If you remember your first game, then why not tell us about it and you can see your words put up on our site for all the world to see.
For the tenth installment of our My First Game feature we take a little different of a twist on things. Usually this is your first Sunderland game, but this is the experience of someone who's introduction to the crazy world of football supporting and Sunderland supporting collided into one as during the 1966 World Cup, several games were played on our doorstep at Roker Park.
Recounting the tale this week is Martin Robinson (@MartinSRobinson on Twitter) who counts amolng his favourite memories seeing Kieron Brady and Marco Gabbiadini shred Sheffield United to bits at Brammall Lane in a 3-1 win, although he tells us his absolute favourite would be the 4-4 draw with Charlton in the 1998 Play Offs.
However, neither of these games were his first, and that's what the feature is about, so here comes Martin's contribution to My First Game...
I got into football quite late as a young lad growing up in Sunderland. My Dad wanted me to be a cricketer so was always practising with me. I even got into the junior school team.
1966 changed all that. By today's standard all the hype and razzmatazz preceding the World Cup was very modest. England weren't considered to have much of chance except for Sir Alf Ramsay who brazenly claimed they would win it.
Live football on TV was a novelty - and it was in black and white! I remember watching a few FA Cup Finals but that was it. Suddenly with the World Cup there was wall to wall live football on TV. Players with exotic one-word names like Pele, Garrincha and Eusebio flickered and shimmered on the screen. I was captivated. I learnt a new language - bicycle kick, banana shot, Latin temperament. My mates and I would re-enact the goals with a bald tennis ball in the back lane including the slow motion action replays. I discovered the existence of countries like North Korea and wondered how their counterparts from South, East and West Korea hadn't qualified.
There were 16 teams in four groups and one of the quartet was based in the North East - Italy, North Korea, Chile and the Soviet Union. The games were shared between Roker Park and bizarrely Boro's ground, Ayresome Park. Presumably the organisers saw sense and realised that playing at Sid James' was a case of pearls to swine although players and fans had to be provided with breathing apparatus for the visits to Ayresome.
As North Korea had no travelling fans, everyone in the North East adopted them as ‘their' team and amazingly they qualified for the quarter finals along with the Soviet Union. The Soviets stayed in the North East and were drawn to play Hungary, the runners up from the group containing one of the favourites Brazil, but won by Portugal. By this stage my football knowledge had grown astronomically in the two weeks of the tournament. My dad realised that cricket had no chance and I don't know how he did it - I think he just went along to the ground and bought them - but he announced that we had two tickets for Hungary v the Soviet Union at Roker - my first match!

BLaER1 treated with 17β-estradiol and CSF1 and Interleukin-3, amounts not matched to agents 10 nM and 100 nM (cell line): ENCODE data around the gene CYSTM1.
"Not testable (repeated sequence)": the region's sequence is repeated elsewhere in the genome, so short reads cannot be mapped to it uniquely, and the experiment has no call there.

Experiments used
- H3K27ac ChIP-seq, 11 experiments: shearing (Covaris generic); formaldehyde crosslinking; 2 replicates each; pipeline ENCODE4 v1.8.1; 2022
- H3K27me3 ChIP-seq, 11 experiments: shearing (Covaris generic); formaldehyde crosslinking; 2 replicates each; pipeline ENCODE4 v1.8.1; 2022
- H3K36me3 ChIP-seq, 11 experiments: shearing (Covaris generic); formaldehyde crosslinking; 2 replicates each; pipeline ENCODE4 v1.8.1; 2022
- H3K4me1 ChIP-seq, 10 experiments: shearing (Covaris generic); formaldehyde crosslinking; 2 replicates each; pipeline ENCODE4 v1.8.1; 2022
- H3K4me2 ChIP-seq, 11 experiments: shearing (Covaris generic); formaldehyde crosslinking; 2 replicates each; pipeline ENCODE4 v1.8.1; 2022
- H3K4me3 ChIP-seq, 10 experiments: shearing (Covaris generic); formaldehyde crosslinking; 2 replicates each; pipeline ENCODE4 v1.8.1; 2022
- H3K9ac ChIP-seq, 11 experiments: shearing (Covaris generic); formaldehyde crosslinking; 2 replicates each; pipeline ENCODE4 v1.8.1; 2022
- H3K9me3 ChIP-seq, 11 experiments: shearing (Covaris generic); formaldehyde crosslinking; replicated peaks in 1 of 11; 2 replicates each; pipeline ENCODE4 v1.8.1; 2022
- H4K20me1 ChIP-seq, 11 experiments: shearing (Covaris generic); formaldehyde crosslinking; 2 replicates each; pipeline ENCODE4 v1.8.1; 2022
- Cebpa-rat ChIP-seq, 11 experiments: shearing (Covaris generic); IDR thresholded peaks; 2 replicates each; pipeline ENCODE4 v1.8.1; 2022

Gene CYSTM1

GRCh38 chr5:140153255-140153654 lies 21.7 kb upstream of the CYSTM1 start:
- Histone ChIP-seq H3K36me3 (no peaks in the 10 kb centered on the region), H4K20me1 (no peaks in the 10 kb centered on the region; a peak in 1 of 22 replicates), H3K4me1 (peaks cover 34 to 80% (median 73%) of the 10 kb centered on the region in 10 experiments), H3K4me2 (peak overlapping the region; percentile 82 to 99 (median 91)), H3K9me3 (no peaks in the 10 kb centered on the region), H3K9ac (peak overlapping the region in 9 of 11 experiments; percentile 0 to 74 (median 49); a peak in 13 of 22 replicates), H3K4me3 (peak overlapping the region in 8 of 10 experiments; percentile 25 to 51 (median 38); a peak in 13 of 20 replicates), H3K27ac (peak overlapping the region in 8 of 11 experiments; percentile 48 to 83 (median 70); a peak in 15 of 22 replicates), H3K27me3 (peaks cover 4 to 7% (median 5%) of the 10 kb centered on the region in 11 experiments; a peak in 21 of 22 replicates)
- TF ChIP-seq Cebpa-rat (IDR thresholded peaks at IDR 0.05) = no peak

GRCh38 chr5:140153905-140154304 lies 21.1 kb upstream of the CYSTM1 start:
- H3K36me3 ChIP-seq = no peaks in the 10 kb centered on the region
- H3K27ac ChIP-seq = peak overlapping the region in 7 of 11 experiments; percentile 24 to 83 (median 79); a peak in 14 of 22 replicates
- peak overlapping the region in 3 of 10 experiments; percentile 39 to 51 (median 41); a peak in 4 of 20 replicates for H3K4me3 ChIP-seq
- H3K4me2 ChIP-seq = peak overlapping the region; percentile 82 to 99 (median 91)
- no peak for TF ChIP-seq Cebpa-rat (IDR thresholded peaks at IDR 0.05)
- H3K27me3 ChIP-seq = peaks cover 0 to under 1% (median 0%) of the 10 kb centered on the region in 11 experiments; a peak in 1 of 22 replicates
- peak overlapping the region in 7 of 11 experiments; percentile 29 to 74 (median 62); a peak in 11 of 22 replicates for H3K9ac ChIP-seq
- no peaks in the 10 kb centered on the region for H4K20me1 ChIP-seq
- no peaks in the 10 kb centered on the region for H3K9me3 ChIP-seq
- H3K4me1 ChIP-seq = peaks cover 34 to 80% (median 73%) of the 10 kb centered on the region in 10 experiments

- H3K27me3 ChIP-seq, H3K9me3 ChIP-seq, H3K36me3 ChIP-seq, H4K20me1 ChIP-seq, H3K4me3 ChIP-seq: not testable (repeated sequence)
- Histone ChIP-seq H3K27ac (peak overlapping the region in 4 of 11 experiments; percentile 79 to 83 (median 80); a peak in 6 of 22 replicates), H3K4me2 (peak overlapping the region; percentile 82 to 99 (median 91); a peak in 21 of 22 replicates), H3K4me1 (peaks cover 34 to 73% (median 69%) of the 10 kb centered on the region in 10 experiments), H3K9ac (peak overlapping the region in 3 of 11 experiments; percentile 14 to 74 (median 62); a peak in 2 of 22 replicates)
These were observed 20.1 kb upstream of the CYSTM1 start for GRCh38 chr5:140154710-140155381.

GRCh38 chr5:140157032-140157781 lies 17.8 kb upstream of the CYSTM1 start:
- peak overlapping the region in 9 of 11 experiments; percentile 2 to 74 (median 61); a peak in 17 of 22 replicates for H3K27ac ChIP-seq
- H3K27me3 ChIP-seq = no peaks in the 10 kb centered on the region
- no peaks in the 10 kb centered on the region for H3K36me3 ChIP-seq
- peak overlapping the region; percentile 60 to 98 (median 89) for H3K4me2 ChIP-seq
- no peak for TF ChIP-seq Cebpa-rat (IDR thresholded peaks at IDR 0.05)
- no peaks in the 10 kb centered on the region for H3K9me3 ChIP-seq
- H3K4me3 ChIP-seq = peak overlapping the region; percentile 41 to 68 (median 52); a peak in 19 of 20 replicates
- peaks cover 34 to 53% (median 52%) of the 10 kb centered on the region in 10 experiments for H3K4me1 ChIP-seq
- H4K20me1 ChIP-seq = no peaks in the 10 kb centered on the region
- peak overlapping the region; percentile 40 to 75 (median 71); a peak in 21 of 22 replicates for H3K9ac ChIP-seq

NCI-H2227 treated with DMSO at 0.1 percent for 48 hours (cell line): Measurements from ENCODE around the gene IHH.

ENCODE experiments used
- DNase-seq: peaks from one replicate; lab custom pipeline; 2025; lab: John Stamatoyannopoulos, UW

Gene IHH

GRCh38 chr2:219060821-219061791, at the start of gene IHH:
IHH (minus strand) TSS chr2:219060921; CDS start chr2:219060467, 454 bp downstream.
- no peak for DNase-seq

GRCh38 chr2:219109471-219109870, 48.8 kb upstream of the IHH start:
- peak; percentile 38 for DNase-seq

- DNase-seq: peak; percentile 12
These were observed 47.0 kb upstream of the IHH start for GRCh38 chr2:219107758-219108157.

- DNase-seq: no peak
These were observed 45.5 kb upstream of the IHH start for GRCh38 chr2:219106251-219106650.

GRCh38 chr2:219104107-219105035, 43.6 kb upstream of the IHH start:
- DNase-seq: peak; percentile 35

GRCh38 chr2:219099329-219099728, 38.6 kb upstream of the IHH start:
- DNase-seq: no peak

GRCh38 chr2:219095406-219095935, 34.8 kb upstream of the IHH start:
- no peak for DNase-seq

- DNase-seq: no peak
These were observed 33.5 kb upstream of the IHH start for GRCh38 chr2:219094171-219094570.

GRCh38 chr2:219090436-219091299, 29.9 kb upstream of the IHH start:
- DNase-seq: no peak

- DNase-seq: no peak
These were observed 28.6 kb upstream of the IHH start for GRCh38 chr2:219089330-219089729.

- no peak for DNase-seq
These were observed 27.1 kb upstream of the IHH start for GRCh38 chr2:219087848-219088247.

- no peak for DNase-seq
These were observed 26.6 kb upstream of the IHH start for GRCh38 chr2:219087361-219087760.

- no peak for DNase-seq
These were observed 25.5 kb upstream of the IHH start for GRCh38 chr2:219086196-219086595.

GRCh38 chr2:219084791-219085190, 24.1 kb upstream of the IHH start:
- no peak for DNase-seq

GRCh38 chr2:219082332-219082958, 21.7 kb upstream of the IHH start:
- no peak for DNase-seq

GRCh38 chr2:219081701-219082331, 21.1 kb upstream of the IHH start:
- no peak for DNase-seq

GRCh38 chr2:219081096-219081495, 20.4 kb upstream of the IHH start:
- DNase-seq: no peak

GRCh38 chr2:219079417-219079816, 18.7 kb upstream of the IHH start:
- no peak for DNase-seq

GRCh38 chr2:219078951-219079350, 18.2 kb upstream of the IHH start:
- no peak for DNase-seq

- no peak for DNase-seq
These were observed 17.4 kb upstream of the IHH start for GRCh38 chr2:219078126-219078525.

In the Sixties the Iron Curtain was at its height and people from the Eastern Bloc just weren't allowed to travel. The days of corporate hospitality were yet to come so getting tickets for this game must have been straightforward.
By now the enormity of what I was going to see had dawned on me and I knew I was going to witness some of the all time greats of world football Lev Yashin the legendary Soviet goalkeeper, and for Hungary, the wily Florian Albert, and the deep lying centre forward Ferenc Bene. I was transfixed and captivated from as we waited for kick-off. We were in the Clock Stand at the front, just behind the Paddock and were close enough to the action to be able to witness the technique, speed and fitness of all the players.
Before the game the both sides warmed up with a series of bizarre exercises. I remember the Soviets with CCCP emblazoned across the front of their red shirts and the Hungarians in their change strip of white with two hoops one green and one red. Hungary were playing second fiddle from the kick off. Perhaps they felt intimidated by a country that had savagely repressed an uprising in Budapest only 10 years earlier.
The Soviets took an early lead after a fumble by the Hungarian goalkeeper and then doubled it shortly after half time. Bene got a goal back from a tight angle and despite further pressure the Magyars could do no more and were on their way home.
I remember three incidents clearly. The first was when a Hungarian defender chasing down a ball to the goal-line crashed over the low wall and fell head first down the drop and onto the concrete terraces of the Fulwell End. He reappeared helped up by police and St John's ambulance men but no need for a trainer - hard as nails!
The second was when the ball burst after being booted onto the clock stand roof - I never seen that before or since - a ball bursting that is (I've lost count of the number of balls I've seen kicked onto the Clock Stand).
The third was the cheer that went up when it was announced that, our team, The People's Republic of North Korea, were leading Portugal 3-0 in one of the other quarter finals. Sadly a remarkable comeback by Portugal with 4 goals by Eusebio ended their dreams but this was just the start of mine.
Hooked on the football bug I started going to Roker to see Sunderland AFC - my real team. Charley Hurley, Jim Baxter, Neil Martin, the Georges Herd and Mulhall and a bit later Bobby Kerr and Colin Todd. In 1996, nearly thirty years after my debut, I witnessed my football crazy son's first game at Roker - a 1-0 win versus Oldham, and saw the hopeless wonderful addiction take hold in the next generation of the family.
Different, but a cracking tale nonetheless I'm sure you'll agree. If you want ot send in your to us, then do so! We can be reached via email RokerReport@Gmail.com